2.1.3 Experimental design

We manipulated both the visualizations participants used for the task and the data sets that we showed. We randomly assigned each participant to use one of five visualizations (see Section 3.1.2), making comparisions of visualizations between-subjects. We showed each participant a total of 18 trials, which included 16 data conditions (see Section 3.1.4) presented within-subjects and two attention checks which we used for exclusion criteria (see Section 3.1.6). We randomized trial order for each participant, inserting attention checks on trials 7 and 13.

2.1.4 Stimulus generation

We evaluated causal inferences on realistic data sets, which spanned a range of ground truth causal support. Generating data sets required (1) manipulating data attributes which signaled causal support to participants, and (2) labeling each data set with ground truth causal support.

Our goal was to generate 16 data conditions (i.e., trials in our experiment) that varied delta p and sample size, two data attributes which in turn manipulate ground truth causal support. Delta p described the difference in the proportion of people with disease in each data set depending on whether they received treatment. Positive values of delta p indicated evidence that the treatment protected against disease; negative values indicated evidence against treatment effectiveness. Sample size was the number of people in each data set we showed participants.

Data conditions. To generate our 16 data conditions, we simulated data from structural models with one parameter per DAG arrow in Figure 1. We manipulated both the probability that treatment prevents disease (4 levels: ) and sample size (4 levels: ). We controlled the probability of disease due to the gene (), probability of disease due to unobserved causes (), base rate of the gene (), and the proportion of each sample with treatment (). We selected these parameters iteratively by sampling data sets and labeling ground truth until half of the trials had greater than a 50% chance of being generated by causal explanation A.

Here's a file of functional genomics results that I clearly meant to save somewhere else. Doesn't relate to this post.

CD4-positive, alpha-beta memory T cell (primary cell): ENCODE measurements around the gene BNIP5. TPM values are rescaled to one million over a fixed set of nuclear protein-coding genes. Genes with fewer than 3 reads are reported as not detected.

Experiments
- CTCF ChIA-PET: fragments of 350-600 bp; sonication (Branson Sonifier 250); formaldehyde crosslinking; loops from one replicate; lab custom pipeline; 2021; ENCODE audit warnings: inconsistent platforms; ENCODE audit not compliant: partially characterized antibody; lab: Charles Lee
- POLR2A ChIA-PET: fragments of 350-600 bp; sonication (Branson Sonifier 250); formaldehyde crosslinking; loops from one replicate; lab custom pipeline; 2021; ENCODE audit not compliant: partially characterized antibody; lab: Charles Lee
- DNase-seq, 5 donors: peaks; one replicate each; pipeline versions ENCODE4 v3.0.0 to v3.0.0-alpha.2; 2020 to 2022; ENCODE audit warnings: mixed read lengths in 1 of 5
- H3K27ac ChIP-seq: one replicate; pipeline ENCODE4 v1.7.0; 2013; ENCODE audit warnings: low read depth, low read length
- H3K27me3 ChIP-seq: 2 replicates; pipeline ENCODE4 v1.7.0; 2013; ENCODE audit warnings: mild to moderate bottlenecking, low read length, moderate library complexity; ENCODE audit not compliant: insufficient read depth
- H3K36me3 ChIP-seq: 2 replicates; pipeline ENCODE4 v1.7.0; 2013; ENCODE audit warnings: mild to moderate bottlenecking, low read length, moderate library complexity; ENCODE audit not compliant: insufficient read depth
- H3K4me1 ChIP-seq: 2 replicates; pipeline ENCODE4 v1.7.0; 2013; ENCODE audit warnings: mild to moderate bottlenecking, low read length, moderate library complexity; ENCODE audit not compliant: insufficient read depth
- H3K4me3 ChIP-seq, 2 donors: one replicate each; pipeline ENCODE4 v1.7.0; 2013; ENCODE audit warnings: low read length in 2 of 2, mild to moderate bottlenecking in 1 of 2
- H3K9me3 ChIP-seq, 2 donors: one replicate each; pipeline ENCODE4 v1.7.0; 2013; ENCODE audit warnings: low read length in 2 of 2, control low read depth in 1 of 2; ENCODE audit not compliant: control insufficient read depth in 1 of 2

For each of the resulting 16 data conditions, we simulated many data sets using a binomial random number generator to approximate realistic sampling error. By simulating sampling error, we prevented the count data from appearing contrived. This sampling error resulted in a distribution of ground truth causal support under each data condition, with more variability in the ground truth at smaller sample sizes. To guarantee that each participant saw trials spanning a consistent range of causal support, we selected 16 data sets representing 16 quantiles of the ground truth distribution per data condition, and we counterbalanced the quantile shown for each data condition across participants within each visualization condition using a balanced latin square. For our attention check trials, we selected the two simulated data sets that had the minimum and maximum ground truth causal support.

1:

(8, 1) vector of contingency table counts (no disease vs disease, no gene vs gene, no treatment vs treatment)

, Monte Carlo iterations , set of parameters to fix at zero (i.e., parameters representing DAG arrows to omit from the data generating process)
2:monte_carlo returns log likelihood of the given data generating process ; Main returns causal support for the target explanation (Fig. 1, Explanation A)
3:# Monte Carlo simulation to calculate likelihood
4:function monte_carlo(, , ):
5:      Parameters corresponding to each DAG arrow in Fig. 1:
6:           # initialize parameters
7:            ,    # p disease due to unknown causes
8:            ,  # p disease due to gene
9:            # p no disease due to treatment
10:     
11:     for parameter  do  # assign parameters
12:         if  then Fix parameter at zero:
13:         else Uniformly sample probabilities:                
14:      Calculate probabilities corresponding to contingency table: